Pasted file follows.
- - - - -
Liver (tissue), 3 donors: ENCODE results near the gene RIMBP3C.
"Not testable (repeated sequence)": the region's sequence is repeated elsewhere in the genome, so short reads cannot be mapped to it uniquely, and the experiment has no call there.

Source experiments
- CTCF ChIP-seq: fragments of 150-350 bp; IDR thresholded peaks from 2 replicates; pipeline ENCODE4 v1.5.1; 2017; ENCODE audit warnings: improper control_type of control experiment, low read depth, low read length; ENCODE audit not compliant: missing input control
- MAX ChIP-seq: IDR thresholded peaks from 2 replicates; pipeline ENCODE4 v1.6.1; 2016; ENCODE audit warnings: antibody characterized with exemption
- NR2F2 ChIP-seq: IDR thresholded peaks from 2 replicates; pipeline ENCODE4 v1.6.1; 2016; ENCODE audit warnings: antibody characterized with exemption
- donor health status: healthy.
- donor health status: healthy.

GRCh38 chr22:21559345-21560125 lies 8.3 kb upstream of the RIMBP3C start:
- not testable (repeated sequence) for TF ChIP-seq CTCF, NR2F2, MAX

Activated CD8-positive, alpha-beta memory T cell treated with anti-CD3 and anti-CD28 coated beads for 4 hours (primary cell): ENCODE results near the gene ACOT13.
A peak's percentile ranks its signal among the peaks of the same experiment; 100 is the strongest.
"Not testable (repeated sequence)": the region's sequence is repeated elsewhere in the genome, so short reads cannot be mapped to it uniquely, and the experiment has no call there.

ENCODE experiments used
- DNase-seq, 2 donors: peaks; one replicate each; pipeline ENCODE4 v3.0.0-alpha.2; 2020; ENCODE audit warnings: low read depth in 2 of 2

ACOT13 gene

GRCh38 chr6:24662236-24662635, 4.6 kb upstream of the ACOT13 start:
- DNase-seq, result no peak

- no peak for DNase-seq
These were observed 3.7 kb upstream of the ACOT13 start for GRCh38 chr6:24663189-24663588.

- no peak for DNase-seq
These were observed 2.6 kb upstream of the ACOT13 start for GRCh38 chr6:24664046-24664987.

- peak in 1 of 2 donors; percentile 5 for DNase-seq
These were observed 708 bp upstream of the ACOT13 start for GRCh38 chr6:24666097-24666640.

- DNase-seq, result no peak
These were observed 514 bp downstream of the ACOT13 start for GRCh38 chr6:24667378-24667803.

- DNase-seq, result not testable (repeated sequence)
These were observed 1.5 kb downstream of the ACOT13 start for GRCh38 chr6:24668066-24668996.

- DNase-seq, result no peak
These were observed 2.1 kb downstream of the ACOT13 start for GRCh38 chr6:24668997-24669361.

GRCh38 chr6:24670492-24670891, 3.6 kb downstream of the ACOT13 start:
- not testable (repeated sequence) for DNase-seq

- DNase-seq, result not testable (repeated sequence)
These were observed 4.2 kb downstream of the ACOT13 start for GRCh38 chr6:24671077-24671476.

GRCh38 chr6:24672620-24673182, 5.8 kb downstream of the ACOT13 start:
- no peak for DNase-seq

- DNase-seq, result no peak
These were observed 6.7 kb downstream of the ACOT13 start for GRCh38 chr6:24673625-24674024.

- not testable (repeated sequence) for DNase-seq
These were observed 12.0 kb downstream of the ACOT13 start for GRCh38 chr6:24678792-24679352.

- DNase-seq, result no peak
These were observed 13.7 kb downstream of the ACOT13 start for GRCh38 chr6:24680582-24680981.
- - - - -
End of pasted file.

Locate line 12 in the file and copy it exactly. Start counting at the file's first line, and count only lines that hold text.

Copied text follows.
A peak's percentile ranks its signal among the peaks of the same experiment; 100 is the strongest.